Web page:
The Seeing

The tea leaves, diffused to what could only be a bitter excess, rested at the bottom of the forgotten bone cup, steam no longer billowing gently into the cold air. Warm drinks chilled quickly in the wintry environ, but this one in particular had been prepared absent mindedly, discarded before it had even begun to steep. The leaves gone to waste, unfortunate, having commanded a high price in the bustling and energetic marketplace of Thross, clipped as they were from the exotic plants of the southern kingdoms.

Nearby, a young woman busied herself, kneeling on the pelt covered floor and running an ornate comb of carved and polished whale bone through her shoulder length hair, her features bearing the subtlest hint of an underlying tension as the teeth of the implement glided gently between the soft, dark strands. She faced the wooden door of the hydd, a small, square-shaped shelter built from layers of stone and earth, collected during the warmer summer months in which the land would partially cast off it’s gelid climate. Her people would often sleep in tents constructed of animal hide during this part of the year, such was the shift in temperature, particularly in settlements such as this, closer to the southern border.

Irn placed the comb gently, almost ceremoniously, back into a small wooden box nestled by her side. The precious heirloom, carved by her great-grandfather from the bones of a sea beast he himself had aided in hunting, was kept hidden away by the young woman, only to be used on days of great import and significance, whether they be joyous, or sorrowful.


Outside, her breath came in short expulsions of misty vapour from beneath her hood, the cloak of hide and fur already coated with a fine dusting of snow. Reminding herself to breathe deeply, to remain calm, Irn could feel the welling of heavy tears at the corner of her eyes, threatening to burst forth at any moment. But she continued to breathe, to hold them back as she trudged along the icy ground towards the huddled mass of her kin, whom she could now make out through the gently falling snow.

Several members of the gathering nodded greetings to her as she arrived, filling in a gap off to one side, not wanting to cause too much of a stir by injecting herself into the centre of the group, despite knowing that everyone had been waiting for her. She gazed briefly from beneath her hood at the collected members of the staam, her staam she thought, recognising that everyone seemed to be in attendance. As it should be.

Irn looked up and met Nera’s eyes, the warm brown of her iris’ glazed with tears. Neither woman wanted to be seen to cry, though no judgement would be placed upon them had they permitted themselves to.

The staam, their tribe, had assembled themselves by the coastal cliffs, slightly north of the village and the stony beach from which they launched their small fishing boats. Being of such a small population, approximately eighty people strong, it was not common for them to meet under such circumstances, or in such a location, but since their ancestors had settled the area, the ritual known as ‘the seeing’ had always been held atop these cliffs.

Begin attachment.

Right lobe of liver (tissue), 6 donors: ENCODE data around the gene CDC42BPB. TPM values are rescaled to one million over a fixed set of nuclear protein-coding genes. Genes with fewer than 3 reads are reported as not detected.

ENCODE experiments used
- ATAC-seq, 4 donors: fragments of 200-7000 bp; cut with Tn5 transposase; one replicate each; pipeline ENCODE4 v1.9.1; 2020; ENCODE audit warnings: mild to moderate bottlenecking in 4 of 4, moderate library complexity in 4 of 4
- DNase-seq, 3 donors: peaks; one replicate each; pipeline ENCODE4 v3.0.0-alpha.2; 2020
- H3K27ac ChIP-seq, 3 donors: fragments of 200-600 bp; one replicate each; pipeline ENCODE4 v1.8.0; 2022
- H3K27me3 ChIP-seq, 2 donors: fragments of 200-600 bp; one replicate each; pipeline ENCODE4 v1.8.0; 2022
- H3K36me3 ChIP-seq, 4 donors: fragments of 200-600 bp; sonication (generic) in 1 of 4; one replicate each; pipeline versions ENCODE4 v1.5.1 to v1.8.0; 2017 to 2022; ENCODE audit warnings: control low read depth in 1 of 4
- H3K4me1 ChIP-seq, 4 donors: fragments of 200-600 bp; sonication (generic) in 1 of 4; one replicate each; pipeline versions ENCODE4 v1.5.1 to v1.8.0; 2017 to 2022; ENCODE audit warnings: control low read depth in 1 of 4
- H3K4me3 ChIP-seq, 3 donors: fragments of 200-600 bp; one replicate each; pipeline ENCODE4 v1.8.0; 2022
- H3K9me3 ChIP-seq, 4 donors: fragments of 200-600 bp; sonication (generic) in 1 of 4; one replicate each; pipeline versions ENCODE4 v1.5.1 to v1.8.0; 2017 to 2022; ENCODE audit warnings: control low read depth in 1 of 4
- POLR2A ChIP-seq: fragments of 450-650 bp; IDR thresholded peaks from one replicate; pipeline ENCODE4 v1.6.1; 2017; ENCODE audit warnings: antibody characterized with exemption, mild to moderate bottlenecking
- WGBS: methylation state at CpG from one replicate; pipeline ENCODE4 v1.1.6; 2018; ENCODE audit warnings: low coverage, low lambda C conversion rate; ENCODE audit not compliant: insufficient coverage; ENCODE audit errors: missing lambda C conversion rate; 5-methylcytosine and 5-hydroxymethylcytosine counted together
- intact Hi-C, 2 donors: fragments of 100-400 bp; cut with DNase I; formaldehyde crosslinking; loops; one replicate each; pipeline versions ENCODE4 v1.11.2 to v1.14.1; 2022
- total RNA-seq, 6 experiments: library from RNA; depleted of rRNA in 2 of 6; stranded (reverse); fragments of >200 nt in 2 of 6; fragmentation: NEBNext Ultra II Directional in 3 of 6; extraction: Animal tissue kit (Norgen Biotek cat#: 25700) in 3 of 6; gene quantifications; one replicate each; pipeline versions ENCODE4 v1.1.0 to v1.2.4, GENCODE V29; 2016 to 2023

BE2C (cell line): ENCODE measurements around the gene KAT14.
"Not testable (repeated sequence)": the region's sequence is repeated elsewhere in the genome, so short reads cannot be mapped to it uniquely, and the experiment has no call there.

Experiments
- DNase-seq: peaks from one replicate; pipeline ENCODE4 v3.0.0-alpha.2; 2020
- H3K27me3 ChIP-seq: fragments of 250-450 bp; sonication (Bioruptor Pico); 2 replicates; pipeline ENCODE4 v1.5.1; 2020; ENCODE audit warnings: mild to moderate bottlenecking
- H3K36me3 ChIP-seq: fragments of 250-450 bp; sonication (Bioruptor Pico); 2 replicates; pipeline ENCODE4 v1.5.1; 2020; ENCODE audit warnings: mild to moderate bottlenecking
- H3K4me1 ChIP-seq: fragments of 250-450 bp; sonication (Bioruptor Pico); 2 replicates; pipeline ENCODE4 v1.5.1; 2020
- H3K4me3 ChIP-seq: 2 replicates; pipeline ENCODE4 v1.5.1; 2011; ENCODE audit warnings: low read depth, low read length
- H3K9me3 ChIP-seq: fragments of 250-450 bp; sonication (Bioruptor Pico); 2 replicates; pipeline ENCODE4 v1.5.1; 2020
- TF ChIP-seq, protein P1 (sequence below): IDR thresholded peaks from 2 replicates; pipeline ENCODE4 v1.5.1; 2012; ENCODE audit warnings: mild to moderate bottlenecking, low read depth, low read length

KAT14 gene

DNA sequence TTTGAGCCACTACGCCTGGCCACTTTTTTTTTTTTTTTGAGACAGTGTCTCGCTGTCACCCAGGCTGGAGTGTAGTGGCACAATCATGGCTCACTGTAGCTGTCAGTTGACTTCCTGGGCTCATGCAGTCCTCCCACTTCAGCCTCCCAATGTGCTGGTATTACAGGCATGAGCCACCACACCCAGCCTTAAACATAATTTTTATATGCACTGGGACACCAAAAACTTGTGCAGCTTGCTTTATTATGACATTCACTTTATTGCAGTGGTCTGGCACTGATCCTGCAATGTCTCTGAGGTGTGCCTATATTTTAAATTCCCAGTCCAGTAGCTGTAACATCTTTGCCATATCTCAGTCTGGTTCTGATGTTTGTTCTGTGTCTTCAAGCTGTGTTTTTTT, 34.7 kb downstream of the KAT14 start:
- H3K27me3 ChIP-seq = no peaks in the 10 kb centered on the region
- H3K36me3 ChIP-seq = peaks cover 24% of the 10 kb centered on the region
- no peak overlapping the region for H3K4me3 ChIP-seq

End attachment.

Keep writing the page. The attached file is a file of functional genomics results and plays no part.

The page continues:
With Irn’s arrival, the short ceremony could begin. Nera, standing quietly at the cliff’s edge, knelt down onto the frozen ground beside the pelt-wrapped body of her husband as all watched on in respectful and solemn silence. Ein had served as the staam’s Scha for nearly thirty summers, loved and cherished by all for his fair and good natured leadership. Despite his duties as Scha, he had aided in all manner of day to day activities with the rest of his kin, of those other than his family, it was his brethren on the fishing vessels whom Irn believed would perhaps miss him most of all. Besides his family, and herself.

After several moments, in which the listless moaning of the wind and the rhythmic sighing of the surf below were the only sounds to be heard, Nera closed her eyes, signalling those gathered to do the same. She placed her hand gently over Ein’s face, covering his eyes with her long fingers and waited, holding back her grief, the screaming and unchained demon within her, fighting with a fevered desperation and terrifying ferocity to escape. With a calm grace, she opened her eyes, and took a deep breath.
“I see you, Ein,” she proclaimed.
“We see you,” the gathered crowd responded in chorus, opening their eyes.

Irn watched through a watery haze as Nera and her eldest son Dúnu took hold of the wooden frame of a cot upon which Ein lay, gently lifting the end and raising Ein’s top half up into the air. Slowly, the body began to slide along the tanned hide of the cot’s surface, carried gently towards the cliff’s edge, eventually slipping quietly over and down into the surf below, to be carried out into the sea.

The crowd turned to face Irn as Nera approached her, holding out a rope necklace decorated with tooth and bone, each baring an intricately carved design. Bowing slightly, Irn lowered her head towards her Scha’s widow, whom in turn, placed the necklace carefully around the young woman’s neck. Straightening herself, Irn looked deeply into Nera’s eyes, now closer than she had ever been to tears.
“Our Scha,” the widow spoke.
“Our Scha,” the staam responded.

| Tales |

The Seeing

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